We put together a list of our tips and techniques for planting a successful, high-yield wheat crop with your drill, no matter what no till conditions you are facing in your field.
Make Sure Wheat Is Planted At The Proper Depth
A successful wheat crop begins with seeding. Nodal (crown) root development is critical, especially in winter wheat. If the plants set their growing point too shallow, winter wheat can be killed by temperature fluctuations. If a wheat seed is not placed deep enough, it will not survive the tough winter conditions and you’ll end up with winter-kill and winter injury (weak plants). One tip is that wheat seeds should be planted at a depth of at least one inch in no till conditions.
Exapta’s UniForce hydraulic down-pressure system for John Deere drills allows for uniform pressure on every single opener during its full stroke, giving you much better depth control. The UniForce lessens sidewall compaction and hairpinning, creating the best environment for no till seedling growth and allowing for the maximum root growth.
“Last fall was extremely hard and dry for wheat sowing. I was able to hold the depth much better with the [UniForce] hydraulic system than I would have with the John Deere springs.”
— Alan Aufdemberge, Lincoln, KS (UniForce on 40-ft John Deere 1890)
Firm Wheat Seeds Into The Bottom Of The Furrow
Failing to press the wheat seed fully into the bottom of the furrow may lead to total stand failure. At the least, it will slow early growth of the wheat seed, or may not germinate until a rain or snow event occurs. A good technique is to use a seed lock wheel, such as Exapta’s DuraLok flexible wheel to engage all of the seeds, pushing them into the bottom of the furrow securely (embedding them in the furrow bottom). The DuraLok is narrower to fit the furrow better and to shed mud and stalks more easily.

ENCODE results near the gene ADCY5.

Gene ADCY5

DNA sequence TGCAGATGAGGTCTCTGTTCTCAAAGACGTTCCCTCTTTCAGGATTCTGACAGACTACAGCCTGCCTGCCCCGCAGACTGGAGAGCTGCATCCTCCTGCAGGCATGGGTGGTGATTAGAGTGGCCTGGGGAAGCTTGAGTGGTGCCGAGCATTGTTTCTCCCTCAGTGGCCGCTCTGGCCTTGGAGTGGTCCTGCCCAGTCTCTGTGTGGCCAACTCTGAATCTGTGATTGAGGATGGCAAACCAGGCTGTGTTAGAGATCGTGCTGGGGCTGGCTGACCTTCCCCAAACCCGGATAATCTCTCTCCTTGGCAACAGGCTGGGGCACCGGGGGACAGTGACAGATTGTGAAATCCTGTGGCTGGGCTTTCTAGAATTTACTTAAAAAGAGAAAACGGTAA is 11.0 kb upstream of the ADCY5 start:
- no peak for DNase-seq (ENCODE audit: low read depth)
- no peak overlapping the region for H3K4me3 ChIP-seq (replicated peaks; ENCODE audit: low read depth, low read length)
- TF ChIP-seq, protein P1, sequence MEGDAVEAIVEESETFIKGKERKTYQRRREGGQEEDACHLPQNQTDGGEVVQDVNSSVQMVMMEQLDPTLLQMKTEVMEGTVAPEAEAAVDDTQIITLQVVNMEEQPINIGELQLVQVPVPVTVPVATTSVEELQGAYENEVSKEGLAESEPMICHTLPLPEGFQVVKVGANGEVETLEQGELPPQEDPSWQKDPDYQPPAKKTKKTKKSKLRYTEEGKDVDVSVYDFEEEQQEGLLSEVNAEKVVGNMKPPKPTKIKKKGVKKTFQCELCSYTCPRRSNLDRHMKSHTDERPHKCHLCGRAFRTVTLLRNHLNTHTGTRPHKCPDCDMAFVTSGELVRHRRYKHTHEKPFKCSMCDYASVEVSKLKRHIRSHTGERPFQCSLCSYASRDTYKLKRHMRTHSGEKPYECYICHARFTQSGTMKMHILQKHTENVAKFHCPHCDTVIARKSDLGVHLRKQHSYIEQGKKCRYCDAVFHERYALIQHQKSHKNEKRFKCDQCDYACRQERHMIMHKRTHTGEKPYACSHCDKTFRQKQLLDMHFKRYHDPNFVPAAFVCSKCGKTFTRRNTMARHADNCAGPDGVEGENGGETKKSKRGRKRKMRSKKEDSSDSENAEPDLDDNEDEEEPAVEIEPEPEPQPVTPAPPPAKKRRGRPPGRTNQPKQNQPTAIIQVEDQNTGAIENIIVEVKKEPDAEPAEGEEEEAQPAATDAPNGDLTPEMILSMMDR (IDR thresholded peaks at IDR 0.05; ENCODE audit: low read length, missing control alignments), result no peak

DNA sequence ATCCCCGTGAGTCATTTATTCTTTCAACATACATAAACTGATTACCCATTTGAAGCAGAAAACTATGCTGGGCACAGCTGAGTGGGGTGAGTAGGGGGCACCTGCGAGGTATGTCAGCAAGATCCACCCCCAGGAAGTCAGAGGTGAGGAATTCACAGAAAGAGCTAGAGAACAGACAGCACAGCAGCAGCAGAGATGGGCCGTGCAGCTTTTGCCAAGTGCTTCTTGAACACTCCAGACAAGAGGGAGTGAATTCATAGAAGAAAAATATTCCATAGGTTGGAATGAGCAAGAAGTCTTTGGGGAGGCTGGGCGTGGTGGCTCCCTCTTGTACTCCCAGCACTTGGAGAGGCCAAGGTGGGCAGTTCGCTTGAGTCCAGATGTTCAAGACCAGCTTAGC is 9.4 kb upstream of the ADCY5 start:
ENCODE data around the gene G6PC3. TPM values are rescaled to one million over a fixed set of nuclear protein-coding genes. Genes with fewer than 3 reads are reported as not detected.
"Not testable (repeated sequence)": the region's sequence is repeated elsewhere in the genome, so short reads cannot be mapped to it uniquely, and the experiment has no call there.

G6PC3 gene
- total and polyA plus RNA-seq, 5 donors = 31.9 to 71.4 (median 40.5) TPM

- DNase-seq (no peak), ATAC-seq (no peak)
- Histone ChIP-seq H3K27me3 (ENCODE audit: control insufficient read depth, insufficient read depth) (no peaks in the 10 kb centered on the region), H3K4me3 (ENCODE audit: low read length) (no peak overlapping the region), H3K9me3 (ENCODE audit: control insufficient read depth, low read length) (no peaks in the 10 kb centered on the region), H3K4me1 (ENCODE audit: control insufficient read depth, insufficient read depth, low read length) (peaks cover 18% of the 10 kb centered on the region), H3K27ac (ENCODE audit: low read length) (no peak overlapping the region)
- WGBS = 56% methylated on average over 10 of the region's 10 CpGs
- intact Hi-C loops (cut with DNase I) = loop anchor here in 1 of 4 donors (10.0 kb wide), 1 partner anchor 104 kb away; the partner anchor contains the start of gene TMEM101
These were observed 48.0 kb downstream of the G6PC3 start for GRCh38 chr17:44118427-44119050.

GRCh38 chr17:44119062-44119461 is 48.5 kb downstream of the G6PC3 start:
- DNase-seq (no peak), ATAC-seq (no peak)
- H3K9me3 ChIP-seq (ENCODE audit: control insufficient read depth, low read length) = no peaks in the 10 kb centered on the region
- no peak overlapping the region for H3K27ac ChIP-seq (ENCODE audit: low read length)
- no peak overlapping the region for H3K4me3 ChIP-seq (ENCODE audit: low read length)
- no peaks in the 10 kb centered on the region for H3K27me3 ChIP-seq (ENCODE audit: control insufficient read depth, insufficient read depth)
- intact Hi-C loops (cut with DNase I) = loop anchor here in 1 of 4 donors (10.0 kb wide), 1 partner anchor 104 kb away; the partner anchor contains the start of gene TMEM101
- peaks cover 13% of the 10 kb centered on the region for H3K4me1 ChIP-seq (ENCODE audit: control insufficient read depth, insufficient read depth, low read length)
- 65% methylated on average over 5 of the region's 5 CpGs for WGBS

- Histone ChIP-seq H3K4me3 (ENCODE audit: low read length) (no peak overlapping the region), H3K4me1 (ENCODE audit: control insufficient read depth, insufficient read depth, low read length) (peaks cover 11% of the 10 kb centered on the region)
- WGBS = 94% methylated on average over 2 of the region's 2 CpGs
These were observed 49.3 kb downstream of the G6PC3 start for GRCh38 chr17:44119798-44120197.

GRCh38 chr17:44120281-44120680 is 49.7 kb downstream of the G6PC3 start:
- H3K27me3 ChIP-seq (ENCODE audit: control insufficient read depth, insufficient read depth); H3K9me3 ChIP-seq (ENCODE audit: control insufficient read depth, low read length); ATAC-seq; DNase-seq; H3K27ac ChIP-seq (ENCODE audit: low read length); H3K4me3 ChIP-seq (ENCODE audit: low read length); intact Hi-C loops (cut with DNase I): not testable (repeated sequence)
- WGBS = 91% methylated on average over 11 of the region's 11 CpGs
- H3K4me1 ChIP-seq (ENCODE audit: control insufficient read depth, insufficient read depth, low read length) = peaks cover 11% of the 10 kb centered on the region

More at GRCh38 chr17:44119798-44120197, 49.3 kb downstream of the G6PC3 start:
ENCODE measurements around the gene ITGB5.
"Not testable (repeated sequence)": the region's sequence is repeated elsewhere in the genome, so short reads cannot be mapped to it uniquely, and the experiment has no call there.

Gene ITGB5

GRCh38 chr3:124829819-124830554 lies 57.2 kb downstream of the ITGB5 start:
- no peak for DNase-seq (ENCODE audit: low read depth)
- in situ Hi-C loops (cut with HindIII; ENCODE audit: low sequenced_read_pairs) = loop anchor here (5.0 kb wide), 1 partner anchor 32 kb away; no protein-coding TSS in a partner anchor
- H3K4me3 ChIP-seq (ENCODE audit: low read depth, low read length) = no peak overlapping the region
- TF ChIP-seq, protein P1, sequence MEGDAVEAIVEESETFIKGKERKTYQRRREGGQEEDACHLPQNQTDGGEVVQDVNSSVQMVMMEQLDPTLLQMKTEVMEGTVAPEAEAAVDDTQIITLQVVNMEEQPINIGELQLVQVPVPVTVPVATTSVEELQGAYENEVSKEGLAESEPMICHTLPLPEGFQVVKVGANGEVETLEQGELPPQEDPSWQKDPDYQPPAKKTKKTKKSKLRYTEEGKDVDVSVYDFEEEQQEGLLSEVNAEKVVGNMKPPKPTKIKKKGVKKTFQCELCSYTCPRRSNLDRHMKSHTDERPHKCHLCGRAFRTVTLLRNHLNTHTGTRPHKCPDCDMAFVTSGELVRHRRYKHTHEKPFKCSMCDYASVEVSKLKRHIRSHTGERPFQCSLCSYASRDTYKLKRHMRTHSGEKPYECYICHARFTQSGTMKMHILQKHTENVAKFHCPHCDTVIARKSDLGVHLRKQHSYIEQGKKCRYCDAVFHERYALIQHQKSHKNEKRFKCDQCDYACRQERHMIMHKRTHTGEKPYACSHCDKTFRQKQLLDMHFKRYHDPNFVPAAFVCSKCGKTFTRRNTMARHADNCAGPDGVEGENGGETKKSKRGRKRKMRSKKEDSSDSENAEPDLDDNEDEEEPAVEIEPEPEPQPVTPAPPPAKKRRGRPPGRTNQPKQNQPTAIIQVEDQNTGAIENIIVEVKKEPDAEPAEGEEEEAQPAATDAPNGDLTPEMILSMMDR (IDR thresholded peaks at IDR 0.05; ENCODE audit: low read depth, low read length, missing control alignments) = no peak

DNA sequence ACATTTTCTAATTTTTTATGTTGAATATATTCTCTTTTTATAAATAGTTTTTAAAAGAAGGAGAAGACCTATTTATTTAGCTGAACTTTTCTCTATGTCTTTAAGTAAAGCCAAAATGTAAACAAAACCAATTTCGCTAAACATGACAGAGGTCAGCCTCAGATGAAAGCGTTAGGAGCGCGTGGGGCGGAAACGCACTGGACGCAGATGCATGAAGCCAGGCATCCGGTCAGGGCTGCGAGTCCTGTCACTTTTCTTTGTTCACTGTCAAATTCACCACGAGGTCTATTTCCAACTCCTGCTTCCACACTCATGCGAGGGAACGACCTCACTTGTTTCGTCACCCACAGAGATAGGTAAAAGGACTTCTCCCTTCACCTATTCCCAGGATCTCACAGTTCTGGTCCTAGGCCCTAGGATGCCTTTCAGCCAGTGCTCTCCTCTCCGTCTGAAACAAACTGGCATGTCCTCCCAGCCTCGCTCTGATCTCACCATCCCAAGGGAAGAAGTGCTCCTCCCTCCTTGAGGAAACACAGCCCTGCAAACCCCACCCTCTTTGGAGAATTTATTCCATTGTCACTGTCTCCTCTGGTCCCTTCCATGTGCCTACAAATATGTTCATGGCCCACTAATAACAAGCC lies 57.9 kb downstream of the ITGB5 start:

Crumble The Sidewall
In grass crops such as wheat, crown (nodal) roots develop above the seed and must make their way through the sidewall in order to grow and establish themselves. Just by prying open the furrow, the opener blades have compacted the soil and smeared the sidewall. If the soil is allowed to remain compacted in this way, it will limit healthy root development for the no till wheat crop. For this reason, a very important tip is to shatter the sidewall with a spoked closing wheel such as the Thompson wheel. Closing the furrow adequately with loose material over the wheat seed keeps the seed zone from drying out and allows oxygen into the soil for faster germination and improved emergence.